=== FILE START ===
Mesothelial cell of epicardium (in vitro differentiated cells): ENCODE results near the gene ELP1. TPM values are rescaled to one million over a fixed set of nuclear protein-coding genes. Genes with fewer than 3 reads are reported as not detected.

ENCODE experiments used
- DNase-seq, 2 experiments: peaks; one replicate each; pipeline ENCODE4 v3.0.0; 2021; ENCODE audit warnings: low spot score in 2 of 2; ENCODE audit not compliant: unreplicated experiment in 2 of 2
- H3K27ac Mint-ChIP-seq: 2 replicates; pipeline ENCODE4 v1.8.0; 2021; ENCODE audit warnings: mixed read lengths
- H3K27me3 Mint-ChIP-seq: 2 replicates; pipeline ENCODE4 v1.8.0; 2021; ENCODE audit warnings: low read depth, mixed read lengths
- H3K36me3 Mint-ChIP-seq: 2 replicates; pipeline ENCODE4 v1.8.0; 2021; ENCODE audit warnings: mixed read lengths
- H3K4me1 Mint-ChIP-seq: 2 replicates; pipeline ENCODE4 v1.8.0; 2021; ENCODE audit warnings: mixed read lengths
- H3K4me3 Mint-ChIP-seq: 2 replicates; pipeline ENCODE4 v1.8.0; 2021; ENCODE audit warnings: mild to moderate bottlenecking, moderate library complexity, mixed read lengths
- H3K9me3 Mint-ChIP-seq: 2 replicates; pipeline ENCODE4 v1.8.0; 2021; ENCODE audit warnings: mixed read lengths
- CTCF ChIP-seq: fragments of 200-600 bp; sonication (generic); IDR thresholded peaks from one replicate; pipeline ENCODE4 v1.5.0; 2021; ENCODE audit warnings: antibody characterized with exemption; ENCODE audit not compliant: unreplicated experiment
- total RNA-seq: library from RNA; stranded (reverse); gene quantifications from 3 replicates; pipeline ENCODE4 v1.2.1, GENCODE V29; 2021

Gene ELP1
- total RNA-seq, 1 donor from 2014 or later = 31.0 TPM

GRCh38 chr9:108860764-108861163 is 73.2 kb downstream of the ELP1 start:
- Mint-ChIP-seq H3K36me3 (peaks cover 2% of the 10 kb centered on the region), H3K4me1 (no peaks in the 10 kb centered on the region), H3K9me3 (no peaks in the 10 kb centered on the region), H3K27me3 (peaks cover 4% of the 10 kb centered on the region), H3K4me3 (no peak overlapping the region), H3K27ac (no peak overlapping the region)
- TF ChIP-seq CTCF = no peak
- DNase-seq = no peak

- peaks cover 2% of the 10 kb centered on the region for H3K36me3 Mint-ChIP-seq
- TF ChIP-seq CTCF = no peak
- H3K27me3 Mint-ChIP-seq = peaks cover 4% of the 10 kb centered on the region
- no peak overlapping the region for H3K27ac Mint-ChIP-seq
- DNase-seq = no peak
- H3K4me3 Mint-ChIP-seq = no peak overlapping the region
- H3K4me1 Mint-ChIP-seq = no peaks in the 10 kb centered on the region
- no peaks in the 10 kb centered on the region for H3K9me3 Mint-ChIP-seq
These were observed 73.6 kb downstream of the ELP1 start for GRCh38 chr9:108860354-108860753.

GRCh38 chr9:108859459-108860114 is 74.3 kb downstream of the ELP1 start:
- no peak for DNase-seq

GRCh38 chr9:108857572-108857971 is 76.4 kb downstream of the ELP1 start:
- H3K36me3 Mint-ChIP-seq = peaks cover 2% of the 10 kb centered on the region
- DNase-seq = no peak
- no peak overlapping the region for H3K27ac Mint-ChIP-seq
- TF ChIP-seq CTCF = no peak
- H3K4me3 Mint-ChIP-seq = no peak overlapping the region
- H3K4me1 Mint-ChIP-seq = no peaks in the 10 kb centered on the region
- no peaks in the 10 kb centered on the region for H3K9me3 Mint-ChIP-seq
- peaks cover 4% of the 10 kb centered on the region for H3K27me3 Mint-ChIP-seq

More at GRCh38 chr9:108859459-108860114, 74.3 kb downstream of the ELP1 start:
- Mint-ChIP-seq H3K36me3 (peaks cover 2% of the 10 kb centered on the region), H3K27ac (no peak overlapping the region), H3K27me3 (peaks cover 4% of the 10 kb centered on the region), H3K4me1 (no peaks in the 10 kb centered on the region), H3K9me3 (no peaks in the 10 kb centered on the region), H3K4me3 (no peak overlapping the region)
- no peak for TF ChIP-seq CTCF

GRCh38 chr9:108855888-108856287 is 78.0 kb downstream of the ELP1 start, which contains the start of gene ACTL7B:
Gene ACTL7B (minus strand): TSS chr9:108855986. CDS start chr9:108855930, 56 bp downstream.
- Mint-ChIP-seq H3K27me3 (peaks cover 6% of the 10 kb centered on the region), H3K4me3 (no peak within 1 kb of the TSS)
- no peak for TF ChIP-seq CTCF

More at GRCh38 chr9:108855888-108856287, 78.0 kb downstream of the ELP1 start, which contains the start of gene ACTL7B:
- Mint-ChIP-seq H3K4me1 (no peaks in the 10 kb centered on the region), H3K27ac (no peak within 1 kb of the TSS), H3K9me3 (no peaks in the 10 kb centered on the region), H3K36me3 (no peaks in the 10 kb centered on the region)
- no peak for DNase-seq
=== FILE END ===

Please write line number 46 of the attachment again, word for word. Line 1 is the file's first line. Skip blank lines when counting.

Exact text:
- Mint-ChIP-seq H3K4me1 (no peaks in the 10 kb centered on the region), H3K27ac (no peak within 1 kb of the TSS), H3K9me3 (no peaks in the 10 kb centered on the region), H3K36me3 (no peaks in the 10 kb centered on the region)